The city's plans to turn the old Claflin School building over to the federal government may be postponed if concerned citizens have their way.
About 45 people showed up at a public meeting at the Government Citizen's Center to demand that the city preserve the building as a historical landmark in the community.
City Manager Isaiah Hugley agreed to ask City Council to extend the deadline another six months so the community could have more time to organize and seek out funding sources.
Elected officials who attended the meeting included State Rep. Calvin Smyre, Columbus Mayor Pro-Tem Evelyn Turner Pugh and City Councilors Bruce Huff, Jerry "Pops" Barnes and Judy Thomas.
Turner said she would work with state legislators and U.S. Rep. Sanford Bishop's office to see if funding could be secured to rehabilitate the site, but she warned that such grants are very competitive in today's economy.
The building, located on Fifth Avenue, sits on the site of the first black public school in Columbus. It was built by the Freedmen's Bureau after the Civil War. The original building was destroyed by fire. The current building, built in 1958, can be used solely for educational purposes, according to the deed restriction.
Deputy City Manager David Arrington and Hugley told the group that city staff tried to find a developer interested in rehabilitating the property, but the only developer to submit a proposal backed out. Arrington showed photos of the building's rotting roof and water in the basement 7 feet deep. After a year of seeking developers, the committee working on the project thought it would be best to transfer the site back to the federal government. Arrington said he doesn't think the deed restrictions would apply under federal ownership.
Pace Burt is the developer converting the old Swift Mill on Sixth Avenue into loft apartments. At the meeting, he said he submitted the proposal that called for part of the building to be used for multi-family units and a portion for some educational purpose. He changed his mind because of the dilapidated condition of the building, which would require asbestos and lead removal, he said.
Still, Burt said, he would consider donating money from the Swift Mill to develop a park on the site if the federal government handles demolition and clean up.
But many who attended the meeting said they didn't want the property turned over to the federal government because they feared it would be torn down and the history would be lost.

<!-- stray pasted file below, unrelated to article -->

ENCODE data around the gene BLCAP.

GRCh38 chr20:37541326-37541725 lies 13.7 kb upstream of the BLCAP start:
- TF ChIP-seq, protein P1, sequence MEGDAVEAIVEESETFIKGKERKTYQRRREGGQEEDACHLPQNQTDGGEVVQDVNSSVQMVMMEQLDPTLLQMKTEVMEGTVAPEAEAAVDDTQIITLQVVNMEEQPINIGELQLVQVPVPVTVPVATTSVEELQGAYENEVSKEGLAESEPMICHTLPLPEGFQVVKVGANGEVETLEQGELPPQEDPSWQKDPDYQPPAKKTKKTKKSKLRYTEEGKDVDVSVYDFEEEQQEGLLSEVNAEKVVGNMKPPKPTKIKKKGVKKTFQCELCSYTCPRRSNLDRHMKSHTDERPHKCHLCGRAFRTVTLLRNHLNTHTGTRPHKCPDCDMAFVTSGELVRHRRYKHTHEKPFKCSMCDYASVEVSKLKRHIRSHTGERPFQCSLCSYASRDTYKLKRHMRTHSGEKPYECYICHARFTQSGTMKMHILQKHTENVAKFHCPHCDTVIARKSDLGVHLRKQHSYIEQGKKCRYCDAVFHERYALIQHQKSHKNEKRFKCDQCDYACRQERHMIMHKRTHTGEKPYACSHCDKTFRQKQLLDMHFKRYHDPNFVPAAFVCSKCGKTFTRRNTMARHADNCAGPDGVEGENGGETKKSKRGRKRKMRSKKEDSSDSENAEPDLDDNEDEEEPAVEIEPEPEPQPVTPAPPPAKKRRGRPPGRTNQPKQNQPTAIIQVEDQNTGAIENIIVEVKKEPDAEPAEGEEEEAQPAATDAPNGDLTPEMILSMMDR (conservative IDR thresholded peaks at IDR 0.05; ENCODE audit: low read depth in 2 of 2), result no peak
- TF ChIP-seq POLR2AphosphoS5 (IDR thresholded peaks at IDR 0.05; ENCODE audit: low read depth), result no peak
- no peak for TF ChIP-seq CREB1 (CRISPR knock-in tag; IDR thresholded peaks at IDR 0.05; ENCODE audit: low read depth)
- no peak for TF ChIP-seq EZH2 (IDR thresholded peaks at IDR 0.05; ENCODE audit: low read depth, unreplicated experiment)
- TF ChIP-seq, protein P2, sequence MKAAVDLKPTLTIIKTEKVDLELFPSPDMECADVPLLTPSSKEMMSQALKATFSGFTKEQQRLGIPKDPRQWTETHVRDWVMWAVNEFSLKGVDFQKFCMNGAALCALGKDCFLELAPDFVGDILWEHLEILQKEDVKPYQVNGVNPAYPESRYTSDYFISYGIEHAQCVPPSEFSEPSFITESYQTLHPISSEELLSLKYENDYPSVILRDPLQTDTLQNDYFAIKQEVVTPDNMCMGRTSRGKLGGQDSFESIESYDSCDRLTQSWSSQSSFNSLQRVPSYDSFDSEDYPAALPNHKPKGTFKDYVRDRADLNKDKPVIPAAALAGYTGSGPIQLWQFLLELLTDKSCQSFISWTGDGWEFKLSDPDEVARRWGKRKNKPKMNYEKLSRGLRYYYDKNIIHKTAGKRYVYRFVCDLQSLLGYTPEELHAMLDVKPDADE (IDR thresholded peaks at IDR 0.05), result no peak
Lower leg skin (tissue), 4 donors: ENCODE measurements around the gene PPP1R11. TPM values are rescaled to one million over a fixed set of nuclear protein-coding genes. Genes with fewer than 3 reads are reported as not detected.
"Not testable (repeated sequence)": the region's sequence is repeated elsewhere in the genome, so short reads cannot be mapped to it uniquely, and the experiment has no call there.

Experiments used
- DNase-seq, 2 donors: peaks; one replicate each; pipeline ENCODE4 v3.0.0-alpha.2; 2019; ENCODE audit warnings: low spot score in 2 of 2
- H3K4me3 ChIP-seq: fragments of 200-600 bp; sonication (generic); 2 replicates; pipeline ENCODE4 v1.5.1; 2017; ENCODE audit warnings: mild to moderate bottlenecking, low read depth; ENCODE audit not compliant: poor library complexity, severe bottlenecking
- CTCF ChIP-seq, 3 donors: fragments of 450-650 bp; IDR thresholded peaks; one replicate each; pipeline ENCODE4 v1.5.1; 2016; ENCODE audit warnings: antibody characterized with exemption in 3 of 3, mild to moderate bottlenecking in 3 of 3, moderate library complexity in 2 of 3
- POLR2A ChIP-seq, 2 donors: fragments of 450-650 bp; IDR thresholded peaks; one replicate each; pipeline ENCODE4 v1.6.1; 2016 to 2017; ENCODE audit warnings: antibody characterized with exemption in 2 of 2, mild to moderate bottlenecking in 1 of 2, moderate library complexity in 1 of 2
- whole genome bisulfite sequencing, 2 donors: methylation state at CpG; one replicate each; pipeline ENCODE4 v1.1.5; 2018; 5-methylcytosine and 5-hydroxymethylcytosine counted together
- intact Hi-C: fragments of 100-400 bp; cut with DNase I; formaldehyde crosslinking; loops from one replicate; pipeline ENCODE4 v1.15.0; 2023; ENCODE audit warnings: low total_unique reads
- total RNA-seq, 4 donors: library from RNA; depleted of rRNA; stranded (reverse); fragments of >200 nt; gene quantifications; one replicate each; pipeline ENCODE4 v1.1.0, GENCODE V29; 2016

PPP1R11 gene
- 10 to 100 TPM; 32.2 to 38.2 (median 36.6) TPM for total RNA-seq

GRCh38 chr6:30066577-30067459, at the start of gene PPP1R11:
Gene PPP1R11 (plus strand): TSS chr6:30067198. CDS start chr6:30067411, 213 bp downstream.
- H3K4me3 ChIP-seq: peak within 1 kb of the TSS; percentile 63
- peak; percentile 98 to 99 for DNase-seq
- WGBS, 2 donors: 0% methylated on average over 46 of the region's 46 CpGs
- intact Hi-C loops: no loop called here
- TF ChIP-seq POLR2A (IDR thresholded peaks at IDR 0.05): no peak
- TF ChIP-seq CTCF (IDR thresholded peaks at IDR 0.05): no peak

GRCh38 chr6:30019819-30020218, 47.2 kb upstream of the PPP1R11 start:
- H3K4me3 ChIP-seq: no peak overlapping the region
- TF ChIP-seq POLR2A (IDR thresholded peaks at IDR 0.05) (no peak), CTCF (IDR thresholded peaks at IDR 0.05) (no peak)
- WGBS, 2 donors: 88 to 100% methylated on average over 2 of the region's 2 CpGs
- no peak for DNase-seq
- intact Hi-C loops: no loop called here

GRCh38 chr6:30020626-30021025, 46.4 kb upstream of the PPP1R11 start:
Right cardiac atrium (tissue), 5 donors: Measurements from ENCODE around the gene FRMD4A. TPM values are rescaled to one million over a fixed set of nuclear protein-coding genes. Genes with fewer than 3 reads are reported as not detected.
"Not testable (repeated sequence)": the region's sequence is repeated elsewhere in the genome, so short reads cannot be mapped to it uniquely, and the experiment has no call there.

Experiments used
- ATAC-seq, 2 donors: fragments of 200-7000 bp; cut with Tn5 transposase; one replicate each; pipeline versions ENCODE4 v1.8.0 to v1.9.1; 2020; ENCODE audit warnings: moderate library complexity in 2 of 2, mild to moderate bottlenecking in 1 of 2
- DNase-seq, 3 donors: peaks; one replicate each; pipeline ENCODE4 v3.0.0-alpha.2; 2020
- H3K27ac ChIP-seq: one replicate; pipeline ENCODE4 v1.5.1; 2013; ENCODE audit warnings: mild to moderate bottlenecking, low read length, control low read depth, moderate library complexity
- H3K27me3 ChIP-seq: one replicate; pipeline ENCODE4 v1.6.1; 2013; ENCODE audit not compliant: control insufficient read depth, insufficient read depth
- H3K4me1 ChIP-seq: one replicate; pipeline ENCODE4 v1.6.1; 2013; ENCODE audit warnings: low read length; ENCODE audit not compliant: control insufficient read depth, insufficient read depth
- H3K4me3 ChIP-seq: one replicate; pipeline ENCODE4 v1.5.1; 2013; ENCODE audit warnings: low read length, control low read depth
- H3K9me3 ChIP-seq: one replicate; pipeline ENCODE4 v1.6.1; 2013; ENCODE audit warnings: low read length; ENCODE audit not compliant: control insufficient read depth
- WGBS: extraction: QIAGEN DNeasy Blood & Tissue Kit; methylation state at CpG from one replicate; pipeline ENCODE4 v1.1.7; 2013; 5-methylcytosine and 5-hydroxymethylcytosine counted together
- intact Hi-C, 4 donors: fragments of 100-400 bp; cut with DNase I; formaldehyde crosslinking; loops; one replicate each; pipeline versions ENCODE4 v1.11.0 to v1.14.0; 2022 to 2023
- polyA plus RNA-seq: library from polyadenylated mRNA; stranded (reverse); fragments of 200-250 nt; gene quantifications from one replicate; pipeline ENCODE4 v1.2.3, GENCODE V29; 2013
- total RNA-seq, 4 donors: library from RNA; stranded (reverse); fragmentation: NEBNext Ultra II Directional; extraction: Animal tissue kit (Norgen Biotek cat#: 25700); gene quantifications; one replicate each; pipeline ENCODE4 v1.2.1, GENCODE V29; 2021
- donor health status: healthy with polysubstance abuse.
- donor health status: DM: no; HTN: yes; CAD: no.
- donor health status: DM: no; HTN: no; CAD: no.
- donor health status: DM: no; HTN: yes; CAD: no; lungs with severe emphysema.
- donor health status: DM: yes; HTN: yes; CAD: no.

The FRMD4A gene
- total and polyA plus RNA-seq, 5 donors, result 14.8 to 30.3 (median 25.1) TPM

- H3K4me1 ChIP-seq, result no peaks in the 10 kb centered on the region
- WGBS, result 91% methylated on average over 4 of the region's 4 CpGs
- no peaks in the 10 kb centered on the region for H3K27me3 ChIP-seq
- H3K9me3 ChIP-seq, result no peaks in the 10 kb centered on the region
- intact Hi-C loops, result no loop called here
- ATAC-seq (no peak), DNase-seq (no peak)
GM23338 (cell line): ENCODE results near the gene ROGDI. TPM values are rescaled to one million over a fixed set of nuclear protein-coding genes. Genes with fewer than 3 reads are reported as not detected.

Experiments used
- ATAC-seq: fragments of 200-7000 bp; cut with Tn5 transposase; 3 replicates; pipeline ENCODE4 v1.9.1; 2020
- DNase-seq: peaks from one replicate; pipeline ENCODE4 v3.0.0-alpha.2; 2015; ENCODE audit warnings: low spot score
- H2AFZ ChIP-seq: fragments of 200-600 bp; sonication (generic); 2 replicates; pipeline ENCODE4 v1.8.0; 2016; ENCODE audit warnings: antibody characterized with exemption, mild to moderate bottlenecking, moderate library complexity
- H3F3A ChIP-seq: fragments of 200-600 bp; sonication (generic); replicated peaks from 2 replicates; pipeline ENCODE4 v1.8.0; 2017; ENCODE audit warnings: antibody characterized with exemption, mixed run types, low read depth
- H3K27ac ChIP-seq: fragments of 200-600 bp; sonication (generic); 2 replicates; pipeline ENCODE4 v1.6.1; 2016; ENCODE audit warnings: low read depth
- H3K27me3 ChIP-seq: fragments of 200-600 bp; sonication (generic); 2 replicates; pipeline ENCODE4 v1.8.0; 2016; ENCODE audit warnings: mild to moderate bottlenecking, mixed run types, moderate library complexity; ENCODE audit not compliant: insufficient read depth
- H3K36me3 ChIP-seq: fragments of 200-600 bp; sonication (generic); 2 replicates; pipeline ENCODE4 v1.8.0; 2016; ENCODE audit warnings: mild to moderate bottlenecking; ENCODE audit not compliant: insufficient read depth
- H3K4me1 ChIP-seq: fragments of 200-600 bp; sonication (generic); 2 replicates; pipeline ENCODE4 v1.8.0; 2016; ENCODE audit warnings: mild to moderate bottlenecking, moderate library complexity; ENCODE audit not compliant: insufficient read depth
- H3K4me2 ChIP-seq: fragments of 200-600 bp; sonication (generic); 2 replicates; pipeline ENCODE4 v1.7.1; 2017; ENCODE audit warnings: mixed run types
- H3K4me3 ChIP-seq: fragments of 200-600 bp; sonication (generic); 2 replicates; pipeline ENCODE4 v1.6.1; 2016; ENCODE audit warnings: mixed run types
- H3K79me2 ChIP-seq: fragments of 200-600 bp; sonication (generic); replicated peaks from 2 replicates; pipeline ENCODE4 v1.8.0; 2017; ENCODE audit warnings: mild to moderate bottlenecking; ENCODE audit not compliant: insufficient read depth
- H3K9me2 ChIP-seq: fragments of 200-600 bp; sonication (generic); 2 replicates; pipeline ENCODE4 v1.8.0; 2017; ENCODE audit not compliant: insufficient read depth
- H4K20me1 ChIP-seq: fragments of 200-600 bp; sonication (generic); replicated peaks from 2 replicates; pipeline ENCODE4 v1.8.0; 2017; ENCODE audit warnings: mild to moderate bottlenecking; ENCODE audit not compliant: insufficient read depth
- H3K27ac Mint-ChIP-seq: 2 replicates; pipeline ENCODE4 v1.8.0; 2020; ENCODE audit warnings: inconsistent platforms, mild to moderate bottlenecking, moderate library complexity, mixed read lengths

Edward Howard, a historic preservation specialist from Fort Benning, said he has done extensive research on the old Claflin School while working on a master's degree at the University of Georgia. He said he was told by an expert that the buildings could qualify for the National Registry of Historic Places. Barnes said he wasn't aware that was an option, and he asked Hugley and Arrington why the city hadn't pursued that possibility.
Hugley said he would meet with Howard to find out more. "Look at me," he said, referring to his skin color. "That's my heritage. If we can get a national designation on the registry by all means I want to do everything we can do to get it."
But he expressed frustration that the community wasn't more vocal earlier in the process. He blamed community activists like the Rev. Richard Jessie for not galvanizing concerned citizens earlier, and Jessie said it was poor leadership on the part of government leaders like Hugley.
Jessie said he was aware of people in the community who would be willing to invest in the building, which city officials estimated could cost up to $5 million to restore. Hugley challenged him to provide names.
Nate Sanderson, former NAACP president who is running for a school board seat, said he can't understand why school officials gave the building to the city in the first place, considering that they're planning to build a $15 million fine arts facility. He said the Claflin building is in a prime location and could be renovated for that purpose.
"If this building goes back to the federal government my concern is if that stipulation comes off the history is lost because anything and everything could happen to it," Sanderson said. "They could go all the way from refurbishing it to making it a parking a lot. This is just not African-American history. This is Columbus history. This is U.S. history."